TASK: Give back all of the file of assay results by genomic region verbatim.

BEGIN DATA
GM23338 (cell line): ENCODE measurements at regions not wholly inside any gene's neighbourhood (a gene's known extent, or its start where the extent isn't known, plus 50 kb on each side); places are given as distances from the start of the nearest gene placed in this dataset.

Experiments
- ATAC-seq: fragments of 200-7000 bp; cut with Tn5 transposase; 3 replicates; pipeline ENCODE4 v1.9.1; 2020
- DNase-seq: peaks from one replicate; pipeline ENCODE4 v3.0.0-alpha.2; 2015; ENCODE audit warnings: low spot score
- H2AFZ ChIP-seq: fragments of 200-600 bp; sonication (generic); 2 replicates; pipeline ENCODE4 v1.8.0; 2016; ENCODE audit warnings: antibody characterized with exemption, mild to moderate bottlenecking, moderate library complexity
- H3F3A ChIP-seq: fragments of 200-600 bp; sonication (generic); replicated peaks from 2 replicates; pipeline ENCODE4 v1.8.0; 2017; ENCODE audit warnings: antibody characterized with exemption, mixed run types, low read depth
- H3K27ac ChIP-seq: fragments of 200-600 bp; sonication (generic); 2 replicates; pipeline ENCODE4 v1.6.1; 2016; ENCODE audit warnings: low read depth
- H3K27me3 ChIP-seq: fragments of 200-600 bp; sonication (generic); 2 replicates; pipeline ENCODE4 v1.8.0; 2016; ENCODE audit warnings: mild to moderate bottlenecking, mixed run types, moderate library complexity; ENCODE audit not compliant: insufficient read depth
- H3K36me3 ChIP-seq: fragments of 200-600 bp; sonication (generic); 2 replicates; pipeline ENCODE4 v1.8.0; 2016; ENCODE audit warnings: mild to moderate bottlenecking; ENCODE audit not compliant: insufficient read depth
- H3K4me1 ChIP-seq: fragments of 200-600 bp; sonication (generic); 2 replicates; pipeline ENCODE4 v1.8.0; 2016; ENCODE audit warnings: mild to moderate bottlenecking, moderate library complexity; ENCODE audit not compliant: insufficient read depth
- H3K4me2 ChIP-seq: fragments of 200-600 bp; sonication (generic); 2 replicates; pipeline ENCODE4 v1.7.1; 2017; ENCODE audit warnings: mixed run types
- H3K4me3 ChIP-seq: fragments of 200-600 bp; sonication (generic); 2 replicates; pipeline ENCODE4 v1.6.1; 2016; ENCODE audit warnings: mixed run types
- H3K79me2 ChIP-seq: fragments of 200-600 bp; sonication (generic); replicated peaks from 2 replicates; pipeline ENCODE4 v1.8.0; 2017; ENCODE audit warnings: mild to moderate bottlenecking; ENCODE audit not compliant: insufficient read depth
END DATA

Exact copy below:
GM23338 (cell line): ENCODE measurements at regions not wholly inside any gene's neighbourhood (a gene's known extent, or its start where the extent isn't known, plus 50 kb on each side); places are given as distances from the start of the nearest gene placed in this dataset.

Experiments
- ATAC-seq: fragments of 200-7000 bp; cut with Tn5 transposase; 3 replicates; pipeline ENCODE4 v1.9.1; 2020
- DNase-seq: peaks from one replicate; pipeline ENCODE4 v3.0.0-alpha.2; 2015; ENCODE audit warnings: low spot score
- H2AFZ ChIP-seq: fragments of 200-600 bp; sonication (generic); 2 replicates; pipeline ENCODE4 v1.8.0; 2016; ENCODE audit warnings: antibody characterized with exemption, mild to moderate bottlenecking, moderate library complexity
- H3F3A ChIP-seq: fragments of 200-600 bp; sonication (generic); replicated peaks from 2 replicates; pipeline ENCODE4 v1.8.0; 2017; ENCODE audit warnings: antibody characterized with exemption, mixed run types, low read depth
- H3K27ac ChIP-seq: fragments of 200-600 bp; sonication (generic); 2 replicates; pipeline ENCODE4 v1.6.1; 2016; ENCODE audit warnings: low read depth
- H3K27me3 ChIP-seq: fragments of 200-600 bp; sonication (generic); 2 replicates; pipeline ENCODE4 v1.8.0; 2016; ENCODE audit warnings: mild to moderate bottlenecking, mixed run types, moderate library complexity; ENCODE audit not compliant: insufficient read depth
- H3K36me3 ChIP-seq: fragments of 200-600 bp; sonication (generic); 2 replicates; pipeline ENCODE4 v1.8.0; 2016; ENCODE audit warnings: mild to moderate bottlenecking; ENCODE audit not compliant: insufficient read depth
- H3K4me1 ChIP-seq: fragments of 200-600 bp; sonication (generic); 2 replicates; pipeline ENCODE4 v1.8.0; 2016; ENCODE audit warnings: mild to moderate bottlenecking, moderate library complexity; ENCODE audit not compliant: insufficient read depth
- H3K4me2 ChIP-seq: fragments of 200-600 bp; sonication (generic); 2 replicates; pipeline ENCODE4 v1.7.1; 2017; ENCODE audit warnings: mixed run types
- H3K4me3 ChIP-seq: fragments of 200-600 bp; sonication (generic); 2 replicates; pipeline ENCODE4 v1.6.1; 2016; ENCODE audit warnings: mixed run types
- H3K79me2 ChIP-seq: fragments of 200-600 bp; sonication (generic); replicated peaks from 2 replicates; pipeline ENCODE4 v1.8.0; 2017; ENCODE audit warnings: mild to moderate bottlenecking; ENCODE audit not compliant: insufficient read depth